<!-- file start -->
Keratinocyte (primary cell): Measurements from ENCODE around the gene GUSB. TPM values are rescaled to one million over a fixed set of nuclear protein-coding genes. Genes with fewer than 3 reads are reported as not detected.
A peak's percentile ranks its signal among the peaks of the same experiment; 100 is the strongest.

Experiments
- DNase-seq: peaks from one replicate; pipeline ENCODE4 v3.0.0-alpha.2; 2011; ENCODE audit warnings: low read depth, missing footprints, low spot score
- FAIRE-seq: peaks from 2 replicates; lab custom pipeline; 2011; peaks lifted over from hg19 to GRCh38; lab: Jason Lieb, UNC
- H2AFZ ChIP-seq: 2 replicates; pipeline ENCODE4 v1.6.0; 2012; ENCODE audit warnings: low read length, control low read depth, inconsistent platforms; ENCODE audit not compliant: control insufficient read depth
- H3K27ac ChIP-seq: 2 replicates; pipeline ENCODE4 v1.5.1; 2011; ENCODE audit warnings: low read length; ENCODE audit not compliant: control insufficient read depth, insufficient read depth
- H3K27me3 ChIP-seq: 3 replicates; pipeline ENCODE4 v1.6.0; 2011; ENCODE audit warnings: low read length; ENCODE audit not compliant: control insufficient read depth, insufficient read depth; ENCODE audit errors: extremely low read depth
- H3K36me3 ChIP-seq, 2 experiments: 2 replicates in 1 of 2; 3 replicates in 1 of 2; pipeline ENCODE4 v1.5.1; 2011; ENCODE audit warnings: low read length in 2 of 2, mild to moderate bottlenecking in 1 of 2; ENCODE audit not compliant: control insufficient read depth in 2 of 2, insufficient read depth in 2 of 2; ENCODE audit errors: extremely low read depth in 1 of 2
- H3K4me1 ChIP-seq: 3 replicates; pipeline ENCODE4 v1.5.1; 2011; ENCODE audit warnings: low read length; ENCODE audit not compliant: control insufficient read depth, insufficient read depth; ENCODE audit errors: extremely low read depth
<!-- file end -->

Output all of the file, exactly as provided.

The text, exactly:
Keratinocyte (primary cell): Measurements from ENCODE around the gene GUSB. TPM values are rescaled to one million over a fixed set of nuclear protein-coding genes. Genes with fewer than 3 reads are reported as not detected.
A peak's percentile ranks its signal among the peaks of the same experiment; 100 is the strongest.

Experiments
- DNase-seq: peaks from one replicate; pipeline ENCODE4 v3.0.0-alpha.2; 2011; ENCODE audit warnings: low read depth, missing footprints, low spot score
- FAIRE-seq: peaks from 2 replicates; lab custom pipeline; 2011; peaks lifted over from hg19 to GRCh38; lab: Jason Lieb, UNC
- H2AFZ ChIP-seq: 2 replicates; pipeline ENCODE4 v1.6.0; 2012; ENCODE audit warnings: low read length, control low read depth, inconsistent platforms; ENCODE audit not compliant: control insufficient read depth
- H3K27ac ChIP-seq: 2 replicates; pipeline ENCODE4 v1.5.1; 2011; ENCODE audit warnings: low read length; ENCODE audit not compliant: control insufficient read depth, insufficient read depth
- H3K27me3 ChIP-seq: 3 replicates; pipeline ENCODE4 v1.6.0; 2011; ENCODE audit warnings: low read length; ENCODE audit not compliant: control insufficient read depth, insufficient read depth; ENCODE audit errors: extremely low read depth
- H3K36me3 ChIP-seq, 2 experiments: 2 replicates in 1 of 2; 3 replicates in 1 of 2; pipeline ENCODE4 v1.5.1; 2011; ENCODE audit warnings: low read length in 2 of 2, mild to moderate bottlenecking in 1 of 2; ENCODE audit not compliant: control insufficient read depth in 2 of 2, insufficient read depth in 2 of 2; ENCODE audit errors: extremely low read depth in 1 of 2
- H3K4me1 ChIP-seq: 3 replicates; pipeline ENCODE4 v1.5.1; 2011; ENCODE audit warnings: low read length; ENCODE audit not compliant: control insufficient read depth, insufficient read depth; ENCODE audit errors: extremely low read depth